The conducting polymer (CP), polypyrrole is known to be very useful in optoelectronic devices, storage devices, photocatalysis, and electrochemical property enhancement due to its high specific capacitance, excellent thermal stability, low cost, simple manufacturing process, good environmental stability, excellent electrical conductivity [17]. These properties exist in polypyrrole due to good functionality and substitution pattern of pyrrole monomer. This conducting polymer provides the advantages of chemical diversity: corrosion resistance, flexibility, and low density. Binary composite such as PPy/CdS and CNT/PPy has been reported in the literature [5] [17] - [22]. On blending PPy with CdS-QDs, the electrical conductivity enhances by the electron-hole recombination of hole-enriched PPy and electron enriched CdS. Also, CdS quantum dots, when combined with PPy, are protected from photo corrosion [23]. Poor life cycle stability is a major drawback of PPy based super capacitors which is mastered by the addition of CNTs due to their high surface area, high electric conductivity, chemical and mechanical stability [17]. To the best of our knowledge, the interfacial structure between nanotube and polymer including the morphology and thickness of polymer is critical to tailor their structures and properties in many potential applications [24]. Thus, designing the hybrid nanocomposite structure of the electro capacitive materials is one of the effective ways to achieve a large surface area and high conductivity. This in turn provides more faradaic reaction sites and accelerating the charge transfer, respectively, and therefore enhances the electro capacitive performance of super capacitors [25].

The present study attempts to fill the knowledge gap by investigating the synthesis, electrochemical ability, and antimicrobial efficacy of MCP nanocomposite and helping up us to some extent in eradicating environmental issues. Electrochemical studies revealed that the nanocomposite 1-MCPshowed an impressively high super capacitance behavior in comparison to f-MWCNT, 7-MCP and 5-MCP with enhanced anodic and cathodic current levels of (Ipa = 4.740 A, Ipc = −3.150 A). Consequently, it was reported that a high content of f-MWCNT is not favorable for the super capacitance behavior [5]. The improved performance of the nanocomposites was attributed mainly to the good conductivity of carbon nanotubes and polypyrrole, high surface area, and stability of the carbon nanotubes and the high electrocatalytic activity of the cadmium sulfide quantum dots. Furthermore, the assimilated nanocomposites also showed momentous anti-ba- cterial ability with ZOI reported to be 11 nm, 12 nm, and 12 nm for 1-MCP, 5-MCP, and 7-MCP respectively, when screened against E. coli and S. aureus. On the whole, the assimilated CNT reinforced nanocomposite opens up promising aspects in both the areas viz. designing of energy storage devices as well as bactericidal efficacies.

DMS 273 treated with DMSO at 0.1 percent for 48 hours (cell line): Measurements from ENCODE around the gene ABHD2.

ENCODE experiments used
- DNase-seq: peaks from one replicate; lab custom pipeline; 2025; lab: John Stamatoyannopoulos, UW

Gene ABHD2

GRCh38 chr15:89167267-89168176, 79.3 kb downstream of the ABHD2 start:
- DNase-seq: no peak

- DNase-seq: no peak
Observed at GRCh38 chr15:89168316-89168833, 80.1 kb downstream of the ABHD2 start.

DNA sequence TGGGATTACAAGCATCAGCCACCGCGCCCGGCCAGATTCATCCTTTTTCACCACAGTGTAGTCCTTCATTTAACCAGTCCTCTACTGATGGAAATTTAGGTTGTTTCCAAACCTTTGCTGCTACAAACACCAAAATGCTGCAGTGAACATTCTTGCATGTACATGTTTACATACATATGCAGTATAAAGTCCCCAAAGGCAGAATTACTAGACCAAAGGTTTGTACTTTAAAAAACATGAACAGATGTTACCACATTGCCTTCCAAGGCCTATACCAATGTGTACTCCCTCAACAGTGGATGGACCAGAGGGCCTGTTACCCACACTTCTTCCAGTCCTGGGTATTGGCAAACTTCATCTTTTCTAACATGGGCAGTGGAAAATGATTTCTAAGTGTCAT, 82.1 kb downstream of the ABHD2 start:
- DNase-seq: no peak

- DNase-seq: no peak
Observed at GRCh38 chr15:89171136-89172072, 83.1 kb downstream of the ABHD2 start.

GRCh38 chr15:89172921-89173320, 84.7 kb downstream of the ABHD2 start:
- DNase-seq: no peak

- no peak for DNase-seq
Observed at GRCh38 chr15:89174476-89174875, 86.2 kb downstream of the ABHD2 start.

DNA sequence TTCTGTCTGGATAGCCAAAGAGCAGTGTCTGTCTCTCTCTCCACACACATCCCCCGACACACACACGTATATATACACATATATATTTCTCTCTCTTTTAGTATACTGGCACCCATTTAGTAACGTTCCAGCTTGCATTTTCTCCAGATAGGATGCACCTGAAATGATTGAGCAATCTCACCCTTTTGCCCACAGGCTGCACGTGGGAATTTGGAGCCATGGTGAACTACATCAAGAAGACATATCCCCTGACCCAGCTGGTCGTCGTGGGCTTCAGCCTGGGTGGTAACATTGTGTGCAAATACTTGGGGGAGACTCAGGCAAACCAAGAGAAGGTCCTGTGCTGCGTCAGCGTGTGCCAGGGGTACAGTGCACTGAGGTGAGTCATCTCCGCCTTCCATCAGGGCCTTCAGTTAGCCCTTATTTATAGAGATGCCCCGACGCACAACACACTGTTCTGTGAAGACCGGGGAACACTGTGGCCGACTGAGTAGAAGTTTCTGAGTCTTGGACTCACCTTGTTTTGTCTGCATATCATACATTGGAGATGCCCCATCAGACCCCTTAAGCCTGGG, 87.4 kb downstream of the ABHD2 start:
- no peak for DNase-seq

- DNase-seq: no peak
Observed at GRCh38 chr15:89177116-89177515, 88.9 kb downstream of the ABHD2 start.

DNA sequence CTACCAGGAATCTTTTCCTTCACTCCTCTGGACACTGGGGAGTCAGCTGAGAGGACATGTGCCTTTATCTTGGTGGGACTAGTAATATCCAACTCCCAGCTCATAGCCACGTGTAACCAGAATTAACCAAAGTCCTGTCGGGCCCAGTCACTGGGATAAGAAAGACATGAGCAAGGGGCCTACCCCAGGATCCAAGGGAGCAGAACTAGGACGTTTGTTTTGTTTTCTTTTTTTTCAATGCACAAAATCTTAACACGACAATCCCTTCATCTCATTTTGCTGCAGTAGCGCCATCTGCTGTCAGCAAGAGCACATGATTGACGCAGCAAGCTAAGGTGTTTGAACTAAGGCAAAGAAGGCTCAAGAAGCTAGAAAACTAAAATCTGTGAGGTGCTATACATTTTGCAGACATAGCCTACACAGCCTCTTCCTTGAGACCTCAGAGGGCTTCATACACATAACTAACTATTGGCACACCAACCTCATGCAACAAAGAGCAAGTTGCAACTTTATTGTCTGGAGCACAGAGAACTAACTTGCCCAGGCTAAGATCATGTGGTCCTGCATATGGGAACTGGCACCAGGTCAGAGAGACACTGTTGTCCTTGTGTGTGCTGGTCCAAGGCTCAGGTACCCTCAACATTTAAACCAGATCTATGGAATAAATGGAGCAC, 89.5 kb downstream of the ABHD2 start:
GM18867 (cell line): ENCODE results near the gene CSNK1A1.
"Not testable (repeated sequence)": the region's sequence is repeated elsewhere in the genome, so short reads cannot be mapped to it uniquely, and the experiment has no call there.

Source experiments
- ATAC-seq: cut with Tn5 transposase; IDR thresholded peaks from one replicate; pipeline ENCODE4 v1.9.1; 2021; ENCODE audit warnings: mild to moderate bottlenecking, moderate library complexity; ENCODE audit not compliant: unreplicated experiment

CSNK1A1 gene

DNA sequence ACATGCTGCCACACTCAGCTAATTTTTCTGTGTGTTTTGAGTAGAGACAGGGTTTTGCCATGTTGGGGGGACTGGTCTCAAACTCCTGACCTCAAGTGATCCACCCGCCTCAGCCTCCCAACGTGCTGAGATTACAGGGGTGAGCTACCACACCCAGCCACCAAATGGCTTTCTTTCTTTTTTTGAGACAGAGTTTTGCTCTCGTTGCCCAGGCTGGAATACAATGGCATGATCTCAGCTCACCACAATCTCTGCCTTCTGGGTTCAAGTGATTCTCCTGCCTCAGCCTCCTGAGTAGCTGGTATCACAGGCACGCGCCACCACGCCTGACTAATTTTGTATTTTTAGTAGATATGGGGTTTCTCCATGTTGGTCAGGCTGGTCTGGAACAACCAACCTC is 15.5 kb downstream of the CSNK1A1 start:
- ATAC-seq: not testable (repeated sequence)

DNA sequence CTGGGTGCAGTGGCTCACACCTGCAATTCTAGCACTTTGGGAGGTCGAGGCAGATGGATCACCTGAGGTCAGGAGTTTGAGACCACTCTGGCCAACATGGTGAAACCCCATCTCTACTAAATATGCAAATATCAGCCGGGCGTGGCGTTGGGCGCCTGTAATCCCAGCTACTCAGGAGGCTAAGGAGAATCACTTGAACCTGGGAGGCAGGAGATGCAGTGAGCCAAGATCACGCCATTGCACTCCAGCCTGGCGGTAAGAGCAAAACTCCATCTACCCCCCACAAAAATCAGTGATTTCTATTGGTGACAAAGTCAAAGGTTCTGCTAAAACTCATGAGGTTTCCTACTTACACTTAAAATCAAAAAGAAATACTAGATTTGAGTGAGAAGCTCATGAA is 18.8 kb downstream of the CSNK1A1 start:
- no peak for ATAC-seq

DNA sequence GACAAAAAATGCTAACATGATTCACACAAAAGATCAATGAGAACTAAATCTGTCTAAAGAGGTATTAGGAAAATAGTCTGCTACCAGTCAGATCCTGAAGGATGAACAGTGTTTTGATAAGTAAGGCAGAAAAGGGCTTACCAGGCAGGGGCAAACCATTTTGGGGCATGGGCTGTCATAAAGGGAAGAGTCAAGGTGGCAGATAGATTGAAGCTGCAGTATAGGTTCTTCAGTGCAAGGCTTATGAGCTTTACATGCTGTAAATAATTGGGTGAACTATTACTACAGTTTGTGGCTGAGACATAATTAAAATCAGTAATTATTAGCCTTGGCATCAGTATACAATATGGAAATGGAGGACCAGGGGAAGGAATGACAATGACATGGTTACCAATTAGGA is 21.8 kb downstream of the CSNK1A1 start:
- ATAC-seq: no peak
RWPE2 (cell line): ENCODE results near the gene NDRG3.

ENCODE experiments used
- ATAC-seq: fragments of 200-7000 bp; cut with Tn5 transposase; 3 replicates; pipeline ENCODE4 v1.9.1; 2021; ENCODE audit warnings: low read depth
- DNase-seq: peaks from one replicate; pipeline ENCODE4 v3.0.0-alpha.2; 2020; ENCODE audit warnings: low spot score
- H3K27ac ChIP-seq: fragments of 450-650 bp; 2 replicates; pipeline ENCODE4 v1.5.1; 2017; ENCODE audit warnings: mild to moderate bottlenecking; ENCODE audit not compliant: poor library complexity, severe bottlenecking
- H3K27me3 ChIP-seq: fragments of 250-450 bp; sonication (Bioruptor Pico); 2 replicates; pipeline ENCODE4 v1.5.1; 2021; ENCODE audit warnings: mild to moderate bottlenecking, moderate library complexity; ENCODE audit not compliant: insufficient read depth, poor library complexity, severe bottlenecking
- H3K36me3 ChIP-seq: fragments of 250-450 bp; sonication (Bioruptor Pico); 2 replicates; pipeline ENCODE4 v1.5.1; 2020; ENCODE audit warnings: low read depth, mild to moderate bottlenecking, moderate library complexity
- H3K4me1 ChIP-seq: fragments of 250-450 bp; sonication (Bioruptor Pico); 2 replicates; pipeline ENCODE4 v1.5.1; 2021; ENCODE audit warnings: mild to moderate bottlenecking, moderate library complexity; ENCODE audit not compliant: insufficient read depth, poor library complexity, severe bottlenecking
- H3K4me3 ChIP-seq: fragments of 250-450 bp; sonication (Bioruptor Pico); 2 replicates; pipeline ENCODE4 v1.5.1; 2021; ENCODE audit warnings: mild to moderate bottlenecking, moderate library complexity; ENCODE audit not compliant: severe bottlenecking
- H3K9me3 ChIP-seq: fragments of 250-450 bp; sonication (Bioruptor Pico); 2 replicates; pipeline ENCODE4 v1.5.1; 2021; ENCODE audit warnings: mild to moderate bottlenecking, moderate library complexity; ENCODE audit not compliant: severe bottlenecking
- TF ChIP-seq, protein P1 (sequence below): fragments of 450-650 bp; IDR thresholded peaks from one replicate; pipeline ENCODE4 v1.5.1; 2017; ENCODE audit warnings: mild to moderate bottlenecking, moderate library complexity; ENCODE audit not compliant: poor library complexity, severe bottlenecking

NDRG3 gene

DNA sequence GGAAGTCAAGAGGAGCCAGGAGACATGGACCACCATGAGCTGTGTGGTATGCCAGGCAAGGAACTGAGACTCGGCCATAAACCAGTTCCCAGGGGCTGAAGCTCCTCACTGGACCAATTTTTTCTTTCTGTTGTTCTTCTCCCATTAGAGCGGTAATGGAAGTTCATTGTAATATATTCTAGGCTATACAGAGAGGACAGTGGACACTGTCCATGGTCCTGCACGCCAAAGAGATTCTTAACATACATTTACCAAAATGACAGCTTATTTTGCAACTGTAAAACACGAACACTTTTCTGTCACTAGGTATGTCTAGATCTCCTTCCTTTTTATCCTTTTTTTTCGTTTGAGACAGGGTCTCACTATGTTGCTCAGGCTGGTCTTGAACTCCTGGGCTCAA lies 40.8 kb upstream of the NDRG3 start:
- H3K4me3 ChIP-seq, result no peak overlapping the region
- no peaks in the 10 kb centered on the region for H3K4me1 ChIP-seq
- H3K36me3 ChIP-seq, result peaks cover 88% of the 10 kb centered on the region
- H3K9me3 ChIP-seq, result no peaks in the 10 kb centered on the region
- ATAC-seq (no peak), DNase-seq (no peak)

2. Materials and Methods

2.1. Chemical Reagents and Materials

Pyrrole (PPy) and multi-walled carbon nanotubes (MWCNT) were purchased from Sigma and Aldrich. Cadmium sulfate from Fisher Scientific, thioacetamide (TAA) from Finar chemicals and ferric chloride was taken from CDH.

2.2. Acid functionalization of MWCNT

(1 g) was added to 200 ml of (HNO3:H2SO4) in 1:3 ratio yielding f-MWCNT. This acid functionalization changes the character at the ends of the MWCNTs from hydrophobic to hydrophilic by the addition of –COOH group [26].

2.3. Preparation of MWCNT/CdS Binary Nanocomposite

200 mg of (f-MWCNT) dispersed in 250 ml DDW by ultra-sonication for 30 min, (named as, Sol-I) and 184 mg of thioacetamide (TAA) is dissolved separately in 10 ml DDW (named as, Sol-II). Also, 50 mg of cadmium sulfate (CdSO4) is dispersed in 10 ml DDW for 3 h (named as, Sol-III) is prepared. Then, dispersion of (Sol-III) to (Sol-I) using sonicator is done for 2 h. Lastly, 2 h ultra-sonication of (Sol II) and (Sol I) together followed by centrifugation at 3200 rpm for 10 min yields MWCNT/CdS (MC) after washed with double distilled ethanol and DDW and overnight drying at 65˚C in oven Scheme 1.

2.4. Chemical Polymerization of Pyrrole into MC: Conversion of Binary to Ternary MCP Nanocomposite

Variable amounts of the above synthesized MC viz 0.01 g, 0.05 g and 0.07 g are taken. 0.1 M FeCl3 solution dissolved in 100 ml of DDW is added to each variable amount. Further, 0.987 g of pyrrole is added in the above solution, sonicated for 4 h. Ternary solution is centrifuged at 3800 rpm, washed with DDW and double distilled ethanol, kept overnight in oven at 65˚C - 70˚C. Finally, the dried product obtained is MCP. The proposed mechanism is shown in Scheme 2.

2.5. Characterization

High resolution transmission electron microscopy (HRTEM), Scanning electron microscopy (SEM), energy dispersive X-ray (EDX) and mapping analysis were

Scheme 1. Schematic of the synthesis of MWCNT/CdS/PPy.

Scheme 2. Schematic illustration of the synthesis of MWCNT/CdS/PPy.

performed on JEOL H-7500 microscope and LEO 435-VF, respectively. Fourier transform infrared (FTIR) spectra were obtained from Perkin-Elmer spectrophotometer (Model Spectrum-BX, USA) in the wavelength range of 4000 - 400 cm−1.